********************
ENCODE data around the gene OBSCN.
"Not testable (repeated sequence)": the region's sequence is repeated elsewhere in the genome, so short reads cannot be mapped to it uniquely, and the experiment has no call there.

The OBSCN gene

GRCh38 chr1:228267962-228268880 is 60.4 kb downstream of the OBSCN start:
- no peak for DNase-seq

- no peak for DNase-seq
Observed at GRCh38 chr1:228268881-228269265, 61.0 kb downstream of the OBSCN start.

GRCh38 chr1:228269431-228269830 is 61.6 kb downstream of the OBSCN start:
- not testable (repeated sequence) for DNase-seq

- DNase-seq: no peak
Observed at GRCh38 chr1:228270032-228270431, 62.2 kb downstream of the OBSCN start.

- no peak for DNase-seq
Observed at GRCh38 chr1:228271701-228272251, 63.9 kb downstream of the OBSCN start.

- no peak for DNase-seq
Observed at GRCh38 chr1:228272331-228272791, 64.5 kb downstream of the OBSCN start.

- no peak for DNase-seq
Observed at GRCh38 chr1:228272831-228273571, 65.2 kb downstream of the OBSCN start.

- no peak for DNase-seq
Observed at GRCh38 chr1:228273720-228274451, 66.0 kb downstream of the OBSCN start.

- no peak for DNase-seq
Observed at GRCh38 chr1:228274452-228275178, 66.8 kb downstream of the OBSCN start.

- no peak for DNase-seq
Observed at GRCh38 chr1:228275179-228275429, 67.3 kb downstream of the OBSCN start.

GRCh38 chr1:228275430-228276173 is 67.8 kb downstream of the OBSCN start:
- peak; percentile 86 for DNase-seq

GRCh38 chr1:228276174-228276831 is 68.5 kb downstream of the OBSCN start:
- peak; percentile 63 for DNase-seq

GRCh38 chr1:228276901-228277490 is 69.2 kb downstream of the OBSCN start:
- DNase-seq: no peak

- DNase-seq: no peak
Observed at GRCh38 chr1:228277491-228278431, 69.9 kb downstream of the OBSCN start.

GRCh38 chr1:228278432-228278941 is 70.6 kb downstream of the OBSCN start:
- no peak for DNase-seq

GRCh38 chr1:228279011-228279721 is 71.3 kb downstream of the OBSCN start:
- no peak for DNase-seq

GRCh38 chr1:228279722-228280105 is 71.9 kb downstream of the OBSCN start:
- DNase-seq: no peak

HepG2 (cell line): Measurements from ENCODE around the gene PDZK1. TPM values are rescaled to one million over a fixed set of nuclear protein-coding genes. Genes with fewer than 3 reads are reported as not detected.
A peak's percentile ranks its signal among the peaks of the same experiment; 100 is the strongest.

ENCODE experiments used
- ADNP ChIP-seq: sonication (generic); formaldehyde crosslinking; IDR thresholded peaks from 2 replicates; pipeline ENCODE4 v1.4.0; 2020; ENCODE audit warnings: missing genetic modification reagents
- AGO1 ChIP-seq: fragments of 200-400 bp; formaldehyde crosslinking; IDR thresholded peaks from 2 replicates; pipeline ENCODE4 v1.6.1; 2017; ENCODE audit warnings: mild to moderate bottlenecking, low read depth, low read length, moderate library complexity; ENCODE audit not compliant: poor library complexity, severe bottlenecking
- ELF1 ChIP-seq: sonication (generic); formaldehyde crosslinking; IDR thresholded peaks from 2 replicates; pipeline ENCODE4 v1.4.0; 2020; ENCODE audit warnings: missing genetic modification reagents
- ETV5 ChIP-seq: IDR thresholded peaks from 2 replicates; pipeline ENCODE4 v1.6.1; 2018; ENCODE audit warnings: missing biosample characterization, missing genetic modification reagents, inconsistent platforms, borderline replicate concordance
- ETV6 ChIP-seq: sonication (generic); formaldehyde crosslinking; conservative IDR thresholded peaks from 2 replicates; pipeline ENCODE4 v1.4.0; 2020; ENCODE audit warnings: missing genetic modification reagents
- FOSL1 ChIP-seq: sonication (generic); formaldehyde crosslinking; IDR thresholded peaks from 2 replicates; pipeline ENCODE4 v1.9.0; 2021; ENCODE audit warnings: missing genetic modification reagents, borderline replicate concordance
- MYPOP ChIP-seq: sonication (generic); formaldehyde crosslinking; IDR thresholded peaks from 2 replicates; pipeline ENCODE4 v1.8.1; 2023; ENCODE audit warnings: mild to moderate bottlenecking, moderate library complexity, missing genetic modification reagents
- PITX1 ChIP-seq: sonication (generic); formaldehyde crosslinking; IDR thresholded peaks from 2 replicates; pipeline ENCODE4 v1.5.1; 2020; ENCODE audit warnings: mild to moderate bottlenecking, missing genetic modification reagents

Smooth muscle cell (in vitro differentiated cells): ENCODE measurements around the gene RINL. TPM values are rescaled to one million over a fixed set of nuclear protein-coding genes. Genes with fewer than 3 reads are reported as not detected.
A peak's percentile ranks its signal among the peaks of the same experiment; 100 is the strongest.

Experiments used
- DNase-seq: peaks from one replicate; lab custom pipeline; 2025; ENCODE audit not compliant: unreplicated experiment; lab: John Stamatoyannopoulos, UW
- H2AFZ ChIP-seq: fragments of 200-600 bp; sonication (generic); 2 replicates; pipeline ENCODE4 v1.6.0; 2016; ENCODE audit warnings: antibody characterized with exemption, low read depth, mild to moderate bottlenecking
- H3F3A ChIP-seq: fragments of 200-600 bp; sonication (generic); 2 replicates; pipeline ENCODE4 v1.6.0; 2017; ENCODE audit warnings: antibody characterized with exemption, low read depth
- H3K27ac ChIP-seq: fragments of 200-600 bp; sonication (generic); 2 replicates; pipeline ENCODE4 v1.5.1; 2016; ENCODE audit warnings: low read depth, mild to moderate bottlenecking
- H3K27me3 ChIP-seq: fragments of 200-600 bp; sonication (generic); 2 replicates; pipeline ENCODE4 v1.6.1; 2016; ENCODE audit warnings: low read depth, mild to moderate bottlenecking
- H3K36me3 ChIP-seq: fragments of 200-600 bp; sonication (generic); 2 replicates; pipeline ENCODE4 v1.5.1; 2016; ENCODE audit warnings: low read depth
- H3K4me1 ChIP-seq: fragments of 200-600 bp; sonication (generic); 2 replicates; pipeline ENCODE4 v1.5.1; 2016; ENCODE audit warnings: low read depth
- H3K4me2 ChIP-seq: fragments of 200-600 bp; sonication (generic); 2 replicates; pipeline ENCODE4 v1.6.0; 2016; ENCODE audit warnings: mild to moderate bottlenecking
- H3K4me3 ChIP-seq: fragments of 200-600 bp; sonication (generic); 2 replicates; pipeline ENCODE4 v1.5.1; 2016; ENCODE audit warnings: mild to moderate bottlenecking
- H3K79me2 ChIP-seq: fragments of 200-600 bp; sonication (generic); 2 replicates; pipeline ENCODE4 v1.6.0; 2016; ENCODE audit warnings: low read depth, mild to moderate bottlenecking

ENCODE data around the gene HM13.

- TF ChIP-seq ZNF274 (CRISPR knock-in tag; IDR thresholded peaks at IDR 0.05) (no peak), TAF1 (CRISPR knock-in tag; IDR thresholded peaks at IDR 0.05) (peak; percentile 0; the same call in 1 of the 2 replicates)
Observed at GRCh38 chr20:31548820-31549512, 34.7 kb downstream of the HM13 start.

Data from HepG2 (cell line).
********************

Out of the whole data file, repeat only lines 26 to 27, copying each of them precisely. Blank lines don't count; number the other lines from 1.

GRCh38 chr1:228276174-228276831 is 68.5 kb downstream of the OBSCN start:
- peak; percentile 63 for DNase-seq